Comments from readers

Cabrini Pak - 04/03/2010 07:30 PM
Hi Bishop Estevez! Thank you for sharing this. The part that hit home for me:

"The silence of Holy Saturday is not well understood among us, even though the relatives of a loved one who has been buried are the ones who could help us most to understand that feeling of emptiness full of memories. If we went to the church, we would find the altar without flowers or cloth; there is no Mass. I think that we should direct our prayer to Mary."

After having just learned that a beloved teacher and mentor passed away yesterday (Good Friday) that silence that settled in my heart on Good Friday is faintly echoed in the loss of my dear friend.

I await Easter with hope and love. Peace.
Antonio Fernandez - 04/02/2010 10:49 AM
After reading Bishop Felipe Estévez, beautiful and inspiring article about the Paschal Triduum, there is not much to say, except to guard those words in our hearts and pray on them.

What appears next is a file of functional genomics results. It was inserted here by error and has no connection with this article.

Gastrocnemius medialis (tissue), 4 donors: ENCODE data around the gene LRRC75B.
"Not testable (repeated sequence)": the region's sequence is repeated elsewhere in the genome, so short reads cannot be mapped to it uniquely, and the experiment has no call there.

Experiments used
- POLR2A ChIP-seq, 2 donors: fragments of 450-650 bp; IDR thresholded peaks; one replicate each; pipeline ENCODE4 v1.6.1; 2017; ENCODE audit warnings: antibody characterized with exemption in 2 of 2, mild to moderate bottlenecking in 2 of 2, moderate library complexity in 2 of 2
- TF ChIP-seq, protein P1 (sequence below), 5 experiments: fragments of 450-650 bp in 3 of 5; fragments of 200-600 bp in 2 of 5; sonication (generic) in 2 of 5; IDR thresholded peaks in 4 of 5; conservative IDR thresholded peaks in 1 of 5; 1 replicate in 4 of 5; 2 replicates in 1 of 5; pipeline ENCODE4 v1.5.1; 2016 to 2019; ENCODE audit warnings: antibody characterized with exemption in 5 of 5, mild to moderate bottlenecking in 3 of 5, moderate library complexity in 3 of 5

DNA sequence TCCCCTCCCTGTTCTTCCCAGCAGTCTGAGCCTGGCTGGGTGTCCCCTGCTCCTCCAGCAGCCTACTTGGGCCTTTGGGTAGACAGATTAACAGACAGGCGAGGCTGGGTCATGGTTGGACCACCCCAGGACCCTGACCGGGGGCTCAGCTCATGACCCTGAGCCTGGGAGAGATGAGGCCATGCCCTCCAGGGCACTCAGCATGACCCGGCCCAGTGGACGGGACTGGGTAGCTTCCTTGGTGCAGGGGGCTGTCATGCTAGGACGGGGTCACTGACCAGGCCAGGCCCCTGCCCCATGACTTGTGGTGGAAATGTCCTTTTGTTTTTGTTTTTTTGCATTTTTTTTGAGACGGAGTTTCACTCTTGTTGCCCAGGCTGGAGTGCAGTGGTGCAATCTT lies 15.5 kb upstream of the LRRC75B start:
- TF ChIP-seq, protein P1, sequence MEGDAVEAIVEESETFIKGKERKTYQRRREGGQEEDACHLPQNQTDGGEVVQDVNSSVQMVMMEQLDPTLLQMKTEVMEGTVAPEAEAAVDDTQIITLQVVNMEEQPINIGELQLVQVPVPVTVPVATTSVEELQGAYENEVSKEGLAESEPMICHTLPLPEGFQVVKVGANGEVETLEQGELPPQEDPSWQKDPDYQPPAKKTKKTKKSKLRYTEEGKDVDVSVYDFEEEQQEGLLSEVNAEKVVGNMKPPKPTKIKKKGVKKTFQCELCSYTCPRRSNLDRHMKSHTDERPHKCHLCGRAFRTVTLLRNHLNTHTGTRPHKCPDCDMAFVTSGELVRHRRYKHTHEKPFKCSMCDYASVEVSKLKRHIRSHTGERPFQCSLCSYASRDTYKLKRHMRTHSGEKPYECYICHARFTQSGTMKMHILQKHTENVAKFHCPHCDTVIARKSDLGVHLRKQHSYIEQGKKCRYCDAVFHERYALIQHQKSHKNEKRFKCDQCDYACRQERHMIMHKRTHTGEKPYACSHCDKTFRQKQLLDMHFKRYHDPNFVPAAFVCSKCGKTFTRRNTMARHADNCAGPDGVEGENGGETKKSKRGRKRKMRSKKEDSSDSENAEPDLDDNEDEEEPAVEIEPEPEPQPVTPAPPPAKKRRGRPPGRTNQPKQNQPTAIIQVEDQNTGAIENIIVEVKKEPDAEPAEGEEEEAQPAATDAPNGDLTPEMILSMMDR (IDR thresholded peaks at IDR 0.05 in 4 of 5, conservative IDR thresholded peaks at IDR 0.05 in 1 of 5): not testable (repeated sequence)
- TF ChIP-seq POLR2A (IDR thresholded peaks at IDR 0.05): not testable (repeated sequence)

I hesitate to add anything else, because whatever I say could distract us from the profound meaning of the Bishop's message. However, I would like to share some additional gifts that we should celebrate during these three days.
First on Holy Thursday, as well as celebrating the gift of the Eucharist, we should give thanks as well for the Priesthood, that the Lord established, also during the Last Supper, making it possible to renew his sacrificial supper throughout the world and the ages until the end of the times.